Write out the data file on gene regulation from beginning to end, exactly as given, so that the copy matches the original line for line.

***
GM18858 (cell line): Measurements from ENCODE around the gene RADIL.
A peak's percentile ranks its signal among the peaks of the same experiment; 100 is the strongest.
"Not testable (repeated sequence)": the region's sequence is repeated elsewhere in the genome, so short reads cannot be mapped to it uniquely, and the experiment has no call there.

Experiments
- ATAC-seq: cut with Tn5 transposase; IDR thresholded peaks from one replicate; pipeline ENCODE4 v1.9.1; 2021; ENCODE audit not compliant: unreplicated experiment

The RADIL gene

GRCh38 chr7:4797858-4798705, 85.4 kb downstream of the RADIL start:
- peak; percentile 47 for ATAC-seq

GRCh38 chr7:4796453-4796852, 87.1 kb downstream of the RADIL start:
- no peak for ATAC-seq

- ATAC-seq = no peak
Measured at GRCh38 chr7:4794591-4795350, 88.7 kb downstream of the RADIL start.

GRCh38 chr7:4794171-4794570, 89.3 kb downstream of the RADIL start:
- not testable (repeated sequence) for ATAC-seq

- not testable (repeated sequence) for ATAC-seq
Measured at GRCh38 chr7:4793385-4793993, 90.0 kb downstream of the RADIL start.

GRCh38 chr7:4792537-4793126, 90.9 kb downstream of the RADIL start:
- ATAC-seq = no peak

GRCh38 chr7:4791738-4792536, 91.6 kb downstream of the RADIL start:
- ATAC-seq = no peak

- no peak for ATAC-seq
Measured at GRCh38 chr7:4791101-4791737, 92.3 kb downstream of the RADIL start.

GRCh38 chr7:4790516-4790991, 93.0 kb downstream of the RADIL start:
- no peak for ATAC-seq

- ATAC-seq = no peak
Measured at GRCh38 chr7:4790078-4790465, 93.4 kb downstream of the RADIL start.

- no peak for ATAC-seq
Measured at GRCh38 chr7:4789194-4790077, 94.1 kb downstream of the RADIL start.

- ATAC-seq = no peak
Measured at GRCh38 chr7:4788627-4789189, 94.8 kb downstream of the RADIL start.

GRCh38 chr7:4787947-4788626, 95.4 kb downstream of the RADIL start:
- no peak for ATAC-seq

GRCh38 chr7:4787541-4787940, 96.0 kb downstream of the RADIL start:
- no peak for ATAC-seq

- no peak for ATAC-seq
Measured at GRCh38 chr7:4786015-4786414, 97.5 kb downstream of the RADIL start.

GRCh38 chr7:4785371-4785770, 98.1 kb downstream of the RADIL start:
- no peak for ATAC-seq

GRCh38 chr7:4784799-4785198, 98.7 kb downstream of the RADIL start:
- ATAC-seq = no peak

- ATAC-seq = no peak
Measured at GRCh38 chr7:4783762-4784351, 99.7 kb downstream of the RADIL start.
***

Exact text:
GM18858 (cell line): Measurements from ENCODE around the gene RADIL.
A peak's percentile ranks its signal among the peaks of the same experiment; 100 is the strongest.
"Not testable (repeated sequence)": the region's sequence is repeated elsewhere in the genome, so short reads cannot be mapped to it uniquely, and the experiment has no call there.

Experiments
- ATAC-seq: cut with Tn5 transposase; IDR thresholded peaks from one replicate; pipeline ENCODE4 v1.9.1; 2021; ENCODE audit not compliant: unreplicated experiment

The RADIL gene

GRCh38 chr7:4797858-4798705, 85.4 kb downstream of the RADIL start:
- peak; percentile 47 for ATAC-seq

GRCh38 chr7:4796453-4796852, 87.1 kb downstream of the RADIL start:
- no peak for ATAC-seq

- ATAC-seq = no peak
Measured at GRCh38 chr7:4794591-4795350, 88.7 kb downstream of the RADIL start.

GRCh38 chr7:4794171-4794570, 89.3 kb downstream of the RADIL start:
- not testable (repeated sequence) for ATAC-seq

- not testable (repeated sequence) for ATAC-seq
Measured at GRCh38 chr7:4793385-4793993, 90.0 kb downstream of the RADIL start.

GRCh38 chr7:4792537-4793126, 90.9 kb downstream of the RADIL start:
- ATAC-seq = no peak

GRCh38 chr7:4791738-4792536, 91.6 kb downstream of the RADIL start:
- ATAC-seq = no peak

- no peak for ATAC-seq
Measured at GRCh38 chr7:4791101-4791737, 92.3 kb downstream of the RADIL start.

GRCh38 chr7:4790516-4790991, 93.0 kb downstream of the RADIL start:
- no peak for ATAC-seq

- ATAC-seq = no peak
Measured at GRCh38 chr7:4790078-4790465, 93.4 kb downstream of the RADIL start.

- no peak for ATAC-seq
Measured at GRCh38 chr7:4789194-4790077, 94.1 kb downstream of the RADIL start.

- ATAC-seq = no peak
Measured at GRCh38 chr7:4788627-4789189, 94.8 kb downstream of the RADIL start.

GRCh38 chr7:4787947-4788626, 95.4 kb downstream of the RADIL start:
- no peak for ATAC-seq

GRCh38 chr7:4787541-4787940, 96.0 kb downstream of the RADIL start:
- no peak for ATAC-seq

- no peak for ATAC-seq
Measured at GRCh38 chr7:4786015-4786414, 97.5 kb downstream of the RADIL start.

GRCh38 chr7:4785371-4785770, 98.1 kb downstream of the RADIL start:
- no peak for ATAC-seq

GRCh38 chr7:4784799-4785198, 98.7 kb downstream of the RADIL start:
- ATAC-seq = no peak

- ATAC-seq = no peak
Measured at GRCh38 chr7:4783762-4784351, 99.7 kb downstream of the RADIL start.